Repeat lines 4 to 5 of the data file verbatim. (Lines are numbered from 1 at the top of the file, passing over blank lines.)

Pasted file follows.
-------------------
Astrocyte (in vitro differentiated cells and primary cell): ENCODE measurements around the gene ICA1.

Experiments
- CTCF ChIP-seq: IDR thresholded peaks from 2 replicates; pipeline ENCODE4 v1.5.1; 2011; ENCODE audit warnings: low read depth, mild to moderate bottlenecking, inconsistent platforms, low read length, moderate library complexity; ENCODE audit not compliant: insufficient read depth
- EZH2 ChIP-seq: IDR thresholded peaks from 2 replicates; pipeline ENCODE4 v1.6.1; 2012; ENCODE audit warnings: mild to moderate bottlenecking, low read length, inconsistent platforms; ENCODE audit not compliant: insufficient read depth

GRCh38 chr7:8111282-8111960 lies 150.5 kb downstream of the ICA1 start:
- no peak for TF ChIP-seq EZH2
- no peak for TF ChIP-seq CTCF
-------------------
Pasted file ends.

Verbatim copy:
- EZH2 ChIP-seq: IDR thresholded peaks from 2 replicates; pipeline ENCODE4 v1.6.1; 2012; ENCODE audit warnings: mild to moderate bottlenecking, low read length, inconsistent platforms; ENCODE audit not compliant: insufficient read depth

GRCh38 chr7:8111282-8111960 lies 150.5 kb downstream of the ICA1 start: